Amaud Johnson is a poet and a professor at the University of Wisconsin-Madison. His first book of poems, Red Summer, won the Dorsett Prize for poetry. This past spring, I took a workshop with Amaud and was led on a journey through the heart of African-American poetry. Each week we gathered around the table, Amaud set the tone for unpretentious, serious, yet humorous discussions of poetry. He nurtured us in a creative space where there was an infinite sense of possibility--it was freeing and reflective. This interview is an extension of some of the ideas we ruminated on in workshop.
NAOMI EXTRA: My first question is about your background. You grew up in Compton, and when you were a child, you wanted to be a beat boxer before you wanted to be a poet. Is that true?
AMAUD JOHNSON: Gosh, no. I wanted to play football as a kid. I was pretty serious at running track and playing football and really didn’t think about education at all. There was a kid in my neighborhood who got a scholarship to Oklahoma, and so then I was excited about college because I saw that that was the next step in terms of like, he was on national television, you know. And I knew the kid. And it just blew my mind; I was pretty young still, and I just thought that that was what you did. And I learned all these colleges just based on where people play football, and that was kind of my investment, but I barely read as a kid. I was mostly illiterate, and so it wasn’t a thing where I thought about education at all.
NAOMI: So was there a particular point where you became interested in poetry?
AMAUD: Well, in my senior year in high school I took both a speech class and a creative writing class and had my first real exposure to poetry. But I fell in love with speech; I was on the debate team, and it was kind of this awakening. The summer before, I read the autobiography of Malcolm X. It was kind of the first real book I ever read on my own without being assigned a book, you know, and being forced to read it. It really blew my mind, so then I kind of went into my senior year with all of this political might based on that. My creative writing class allowed me to use some of the speeches that I was writing as creative writing, so I started to think about voice based on that. How do you write something in terms of written speech, like a way of creating structure and repetition, imagining an audience? I didn’t think about it so much as poetry, although we were beginning to talk about poems, but it was kind of this window. So, in that sense, I think I kind of fell in love with the idea of written speech. Or the relationship between the spoken word and the written word. And that was a big turning point; I didn’t realize it at the time that that was the thing that created the chain reaction that ultimately made me want to be a poet.
NAOMI: And so where does the musicality come in? Because there’s a lot of music in your writing, a lot of movement, a lot of rhythm.
AMAUD: Well, my mom . . . I have young parents. You know, my parents were sixteen when I was born, which meant that my mother had this famous forty-five collection, so she was always playing the Shylights and the Delfonics, and she was always singing around her house. Dancing. You know, so just in terms of my home life, while there weren’t a lot of books around me, there was a lot of music. We would constantly be singing. And when I was really little I used to sing, until my voice changed. And then I just couldn’t catch up with it. Whatever happened with my voice, it didn’t come out as music anymore. But when I was really young, I really loved to sing. I think when I began to write more or just think about poetry, I was still trying to connect to that part of me that loved music. I couldn’t play an instrument; I couldn’t hold a note in the same way. My voice would crack if I tried to do that, so it was an opportunity to connect to all of those rhythms, channeling that R&B sound, you know. I don’t know how I felt about music, too. It just felt like a transformative thing. So yeah, I’m a poet because I can’t play an instrument. If I could play an instrument or if I could sing, I wouldn’t write.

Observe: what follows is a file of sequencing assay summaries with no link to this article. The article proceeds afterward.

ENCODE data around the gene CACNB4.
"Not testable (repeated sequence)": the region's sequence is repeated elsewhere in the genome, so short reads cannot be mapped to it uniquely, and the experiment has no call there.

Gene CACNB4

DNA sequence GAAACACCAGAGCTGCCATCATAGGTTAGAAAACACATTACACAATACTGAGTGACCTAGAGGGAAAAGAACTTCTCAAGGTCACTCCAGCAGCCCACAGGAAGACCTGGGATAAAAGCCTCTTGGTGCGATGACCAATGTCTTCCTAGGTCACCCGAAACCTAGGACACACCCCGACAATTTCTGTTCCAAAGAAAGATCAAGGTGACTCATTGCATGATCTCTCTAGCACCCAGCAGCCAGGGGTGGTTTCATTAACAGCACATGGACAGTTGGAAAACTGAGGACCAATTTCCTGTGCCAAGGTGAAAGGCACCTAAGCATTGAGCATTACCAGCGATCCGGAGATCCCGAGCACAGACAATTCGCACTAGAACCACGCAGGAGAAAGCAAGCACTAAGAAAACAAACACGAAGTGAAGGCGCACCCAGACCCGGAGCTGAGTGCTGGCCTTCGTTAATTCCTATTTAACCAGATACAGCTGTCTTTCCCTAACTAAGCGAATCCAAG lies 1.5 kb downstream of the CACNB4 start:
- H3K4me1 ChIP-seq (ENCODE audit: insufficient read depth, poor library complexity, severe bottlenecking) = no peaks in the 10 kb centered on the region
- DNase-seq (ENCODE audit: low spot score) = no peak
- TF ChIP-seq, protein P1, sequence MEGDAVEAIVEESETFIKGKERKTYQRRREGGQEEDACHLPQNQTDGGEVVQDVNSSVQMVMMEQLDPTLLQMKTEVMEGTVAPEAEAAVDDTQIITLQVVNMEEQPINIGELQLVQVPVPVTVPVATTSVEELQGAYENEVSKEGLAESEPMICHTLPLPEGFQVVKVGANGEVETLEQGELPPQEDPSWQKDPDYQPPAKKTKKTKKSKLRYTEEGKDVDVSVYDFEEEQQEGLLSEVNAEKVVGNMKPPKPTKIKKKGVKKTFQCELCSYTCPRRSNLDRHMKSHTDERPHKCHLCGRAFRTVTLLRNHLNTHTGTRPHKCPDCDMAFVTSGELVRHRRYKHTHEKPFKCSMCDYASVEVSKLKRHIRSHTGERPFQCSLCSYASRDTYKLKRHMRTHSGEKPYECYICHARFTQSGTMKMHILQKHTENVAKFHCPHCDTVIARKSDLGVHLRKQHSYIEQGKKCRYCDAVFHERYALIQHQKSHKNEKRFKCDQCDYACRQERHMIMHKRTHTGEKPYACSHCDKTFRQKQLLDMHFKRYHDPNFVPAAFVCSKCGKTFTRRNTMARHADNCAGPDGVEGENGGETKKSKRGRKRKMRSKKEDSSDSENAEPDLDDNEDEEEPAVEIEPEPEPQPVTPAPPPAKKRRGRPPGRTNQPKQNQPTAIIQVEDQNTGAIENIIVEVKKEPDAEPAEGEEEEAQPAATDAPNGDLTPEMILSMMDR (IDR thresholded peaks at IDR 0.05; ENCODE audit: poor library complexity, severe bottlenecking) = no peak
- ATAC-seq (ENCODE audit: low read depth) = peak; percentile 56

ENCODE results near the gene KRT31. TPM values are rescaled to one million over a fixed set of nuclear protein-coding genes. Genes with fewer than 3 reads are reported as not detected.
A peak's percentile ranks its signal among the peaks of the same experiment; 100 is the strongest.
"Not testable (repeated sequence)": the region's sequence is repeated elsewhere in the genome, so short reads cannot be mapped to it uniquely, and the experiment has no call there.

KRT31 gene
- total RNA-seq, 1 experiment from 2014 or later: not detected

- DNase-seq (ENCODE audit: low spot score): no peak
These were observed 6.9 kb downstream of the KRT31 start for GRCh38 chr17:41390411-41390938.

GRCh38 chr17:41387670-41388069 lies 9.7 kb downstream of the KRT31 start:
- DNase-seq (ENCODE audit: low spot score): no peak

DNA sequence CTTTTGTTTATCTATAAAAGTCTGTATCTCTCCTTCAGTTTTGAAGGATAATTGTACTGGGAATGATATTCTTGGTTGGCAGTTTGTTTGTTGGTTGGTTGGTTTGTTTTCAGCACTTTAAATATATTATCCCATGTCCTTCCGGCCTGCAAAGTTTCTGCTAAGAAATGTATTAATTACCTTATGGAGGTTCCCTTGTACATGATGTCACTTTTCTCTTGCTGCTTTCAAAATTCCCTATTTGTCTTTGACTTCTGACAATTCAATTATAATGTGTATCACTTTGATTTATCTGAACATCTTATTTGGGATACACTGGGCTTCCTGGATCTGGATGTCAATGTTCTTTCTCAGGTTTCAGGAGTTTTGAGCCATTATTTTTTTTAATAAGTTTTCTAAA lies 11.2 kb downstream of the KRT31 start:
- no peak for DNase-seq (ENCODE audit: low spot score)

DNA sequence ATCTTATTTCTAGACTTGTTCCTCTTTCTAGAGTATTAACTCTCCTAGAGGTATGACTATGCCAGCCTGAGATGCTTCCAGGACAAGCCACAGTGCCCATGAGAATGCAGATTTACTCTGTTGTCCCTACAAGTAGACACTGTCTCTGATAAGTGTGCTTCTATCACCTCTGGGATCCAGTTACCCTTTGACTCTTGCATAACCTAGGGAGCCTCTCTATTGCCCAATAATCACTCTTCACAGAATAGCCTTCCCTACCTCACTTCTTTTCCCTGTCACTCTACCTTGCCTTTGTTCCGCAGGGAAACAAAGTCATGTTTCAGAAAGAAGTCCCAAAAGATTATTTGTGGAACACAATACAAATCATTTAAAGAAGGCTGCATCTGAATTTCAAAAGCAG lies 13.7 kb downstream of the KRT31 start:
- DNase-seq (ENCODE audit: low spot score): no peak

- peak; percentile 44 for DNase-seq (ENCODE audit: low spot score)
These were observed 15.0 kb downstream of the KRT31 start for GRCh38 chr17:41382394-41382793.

NAOMI: So in some ways, is it as if your voice is your instrument, your words are your tools?
AMAUD: Yeah, everything I read aloud. When I’m writing, I’m constantly saying phrases over and over. It’s almost as if I’m waiting for a sound to be right, to kind of click. The meaning is there and I’m trying to communicate something, but I have to say it a certain way. If it’s not there, then it’s unsatisfactory. There’s a musical register that I’m aware of. You know, it’s not like I’m scanning around work, kind of thinking about if something’s iambic or trochaic. It is like I am kind of playing an instrument and thinking of a line in the same way someone might think of a line in music.
NAOMI: And how does that then translate onto the page for you? To make that music then stand on the page?
AMAUD: Well, it varies. When I started writing, it used to be kind of a hard syllable count, like a certain range. It’s not as if I’m thinking about the pentameter or anything like that, but it was about control; how many syllables, how much alliteration or assonance did I use. The relationship between an image, like the way you see a word when it’s said and when it’s read versus hearing it and then trying to match those two things. So if something has a certain kind of weight in terms of sound but also creates an image- something visual simultaneously. That became key. So I would just create these word lists that I loved and wouldn’t have anything to do with the poem. Sometimes it may just dance around an idea. But you know, I fell in love with my thesaurus. And not because I was trying to find big words or complicated language or anything like that, but just the word as it sounds and then those layers of meaning. So it’s like building something around a simple definition, all the different ways you can experience language. So, yes, sound became part of it.
NAOMI: There’s a lot of texture there.